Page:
While Duke Energy says it is streamlining operations by eliminating duplicate meter reader routes, State Sen. Jack Latvala says the company is squeezing extra cash out of customers during the hottest time of the year.
Latvala, R-Clearwater, is responding to an announcement from Duke that it is creating a longer billing cycle on a one-time-basis for some customers affected by the route changes. Those customers may also see their bill due dates change. That one-time increased bill could add an additional 12 days of electric costs, The Tampa Tribune reported.
The problem with that, Latvala said, is those customers who see additional days on their bill may also see higher per-kilowatt-hour electric costs. The utility charges $11.34 per 100 kilowatt hours for the first 1,000 kilowatt hours used. That rate goes up to $13.70 for each additional 100 kilowatt hours over 1,000.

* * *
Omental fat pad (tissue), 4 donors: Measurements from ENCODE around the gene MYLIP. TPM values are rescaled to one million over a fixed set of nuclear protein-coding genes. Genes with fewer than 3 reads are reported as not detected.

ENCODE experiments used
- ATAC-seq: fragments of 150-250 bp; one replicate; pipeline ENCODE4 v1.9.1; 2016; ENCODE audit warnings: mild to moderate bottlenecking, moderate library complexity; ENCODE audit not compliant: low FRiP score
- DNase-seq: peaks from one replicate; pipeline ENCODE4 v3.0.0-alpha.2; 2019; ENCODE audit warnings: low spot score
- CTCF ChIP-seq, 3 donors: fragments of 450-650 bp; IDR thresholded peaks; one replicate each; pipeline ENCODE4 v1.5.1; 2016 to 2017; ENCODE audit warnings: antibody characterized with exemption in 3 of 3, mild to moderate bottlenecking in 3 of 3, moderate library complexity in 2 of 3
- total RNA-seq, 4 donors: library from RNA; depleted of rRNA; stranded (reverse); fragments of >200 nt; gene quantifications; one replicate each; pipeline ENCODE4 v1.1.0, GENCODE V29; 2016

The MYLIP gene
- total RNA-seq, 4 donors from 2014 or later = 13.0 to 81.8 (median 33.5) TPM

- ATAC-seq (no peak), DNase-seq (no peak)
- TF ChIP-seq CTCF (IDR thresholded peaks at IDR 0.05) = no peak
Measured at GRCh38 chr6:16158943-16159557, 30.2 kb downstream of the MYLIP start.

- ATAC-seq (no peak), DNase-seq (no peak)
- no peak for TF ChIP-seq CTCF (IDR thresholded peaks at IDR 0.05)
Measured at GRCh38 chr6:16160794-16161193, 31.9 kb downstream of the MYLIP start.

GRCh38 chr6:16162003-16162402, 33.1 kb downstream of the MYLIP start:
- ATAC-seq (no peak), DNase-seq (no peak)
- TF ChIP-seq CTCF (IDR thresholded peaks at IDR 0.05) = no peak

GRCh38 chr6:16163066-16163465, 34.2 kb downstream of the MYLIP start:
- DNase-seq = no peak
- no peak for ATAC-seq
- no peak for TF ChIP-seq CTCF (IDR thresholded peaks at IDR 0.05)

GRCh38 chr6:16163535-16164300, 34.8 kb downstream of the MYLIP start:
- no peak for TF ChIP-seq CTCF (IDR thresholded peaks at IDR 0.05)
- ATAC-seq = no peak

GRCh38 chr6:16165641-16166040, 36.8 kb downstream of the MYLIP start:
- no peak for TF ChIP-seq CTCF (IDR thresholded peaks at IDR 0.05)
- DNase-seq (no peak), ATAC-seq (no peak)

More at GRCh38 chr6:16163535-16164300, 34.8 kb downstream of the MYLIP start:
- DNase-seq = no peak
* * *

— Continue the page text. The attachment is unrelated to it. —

“Although it may be legal for utility companies to squeeze additional money from customers in this manner, it certainly isn’t moral,” The Tribune quoted a letter from Latvala to Duke President Alexander Glenn as saying.
“Changing the meter-reading route may also cause some customers to receive bills covering more than 30 days, which could make the bill appear higher than usual,” Duke acknowledges on its website. The company says the changes are meant to streamline the meter reading process.
Latvala has asked Duke to do away with higher rates for electric use that exceeds the 1,000 kilowatt mark during the transition period.
It is unclear at this time if Duke will agree to the request.
To find out more about the upcoming changes for Duke Energy customers, visit the company’s website.
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Photo Credit: State Sen. Jack Latvala/Patch File Photo